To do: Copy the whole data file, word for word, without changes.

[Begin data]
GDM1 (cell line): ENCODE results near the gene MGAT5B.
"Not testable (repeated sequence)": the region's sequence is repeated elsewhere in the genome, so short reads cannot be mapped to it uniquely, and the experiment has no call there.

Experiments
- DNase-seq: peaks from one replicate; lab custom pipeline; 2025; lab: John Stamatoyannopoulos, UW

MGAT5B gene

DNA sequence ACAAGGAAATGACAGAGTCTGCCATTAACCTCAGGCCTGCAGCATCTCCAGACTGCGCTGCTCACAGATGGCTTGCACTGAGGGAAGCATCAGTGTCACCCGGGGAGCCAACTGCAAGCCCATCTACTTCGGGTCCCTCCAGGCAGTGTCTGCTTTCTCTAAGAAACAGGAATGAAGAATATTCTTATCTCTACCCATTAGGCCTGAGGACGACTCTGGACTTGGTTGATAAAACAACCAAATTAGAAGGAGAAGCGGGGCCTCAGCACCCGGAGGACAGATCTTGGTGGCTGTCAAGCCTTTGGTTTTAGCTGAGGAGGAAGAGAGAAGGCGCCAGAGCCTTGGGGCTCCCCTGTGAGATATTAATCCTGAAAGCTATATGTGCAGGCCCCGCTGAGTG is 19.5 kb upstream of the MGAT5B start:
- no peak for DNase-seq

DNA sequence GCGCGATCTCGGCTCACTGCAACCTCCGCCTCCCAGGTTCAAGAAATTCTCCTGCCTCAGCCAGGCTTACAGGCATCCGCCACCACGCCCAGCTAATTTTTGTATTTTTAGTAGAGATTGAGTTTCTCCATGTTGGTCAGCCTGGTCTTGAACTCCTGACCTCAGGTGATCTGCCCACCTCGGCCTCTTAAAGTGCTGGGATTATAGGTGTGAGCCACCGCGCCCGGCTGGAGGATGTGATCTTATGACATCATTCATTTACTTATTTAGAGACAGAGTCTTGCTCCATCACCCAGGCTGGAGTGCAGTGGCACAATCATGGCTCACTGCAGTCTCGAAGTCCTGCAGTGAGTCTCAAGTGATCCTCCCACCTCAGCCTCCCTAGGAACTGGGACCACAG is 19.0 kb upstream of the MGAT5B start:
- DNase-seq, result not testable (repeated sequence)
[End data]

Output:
GDM1 (cell line): ENCODE results near the gene MGAT5B.
"Not testable (repeated sequence)": the region's sequence is repeated elsewhere in the genome, so short reads cannot be mapped to it uniquely, and the experiment has no call there.

Experiments
- DNase-seq: peaks from one replicate; lab custom pipeline; 2025; lab: John Stamatoyannopoulos, UW

MGAT5B gene

DNA sequence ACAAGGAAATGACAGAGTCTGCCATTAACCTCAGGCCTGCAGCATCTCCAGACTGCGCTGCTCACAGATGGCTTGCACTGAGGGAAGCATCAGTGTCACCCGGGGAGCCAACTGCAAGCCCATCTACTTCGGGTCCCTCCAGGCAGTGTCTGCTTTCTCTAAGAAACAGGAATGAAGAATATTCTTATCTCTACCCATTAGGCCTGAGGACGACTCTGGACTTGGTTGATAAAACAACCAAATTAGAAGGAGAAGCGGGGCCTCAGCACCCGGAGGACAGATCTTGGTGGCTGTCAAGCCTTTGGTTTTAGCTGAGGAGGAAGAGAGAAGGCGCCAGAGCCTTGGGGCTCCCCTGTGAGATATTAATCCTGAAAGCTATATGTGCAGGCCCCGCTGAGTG is 19.5 kb upstream of the MGAT5B start:
- no peak for DNase-seq

DNA sequence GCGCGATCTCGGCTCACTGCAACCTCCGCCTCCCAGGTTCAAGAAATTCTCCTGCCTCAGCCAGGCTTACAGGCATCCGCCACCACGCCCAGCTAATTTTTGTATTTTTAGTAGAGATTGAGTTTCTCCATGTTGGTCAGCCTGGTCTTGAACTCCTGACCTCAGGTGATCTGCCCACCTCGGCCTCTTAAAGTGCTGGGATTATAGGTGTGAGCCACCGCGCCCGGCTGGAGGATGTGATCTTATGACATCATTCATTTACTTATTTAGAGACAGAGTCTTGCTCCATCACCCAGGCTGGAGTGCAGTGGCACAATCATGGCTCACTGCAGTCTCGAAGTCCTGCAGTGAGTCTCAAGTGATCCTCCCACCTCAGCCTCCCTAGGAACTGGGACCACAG is 19.0 kb upstream of the MGAT5B start:
- DNase-seq, result not testable (repeated sequence)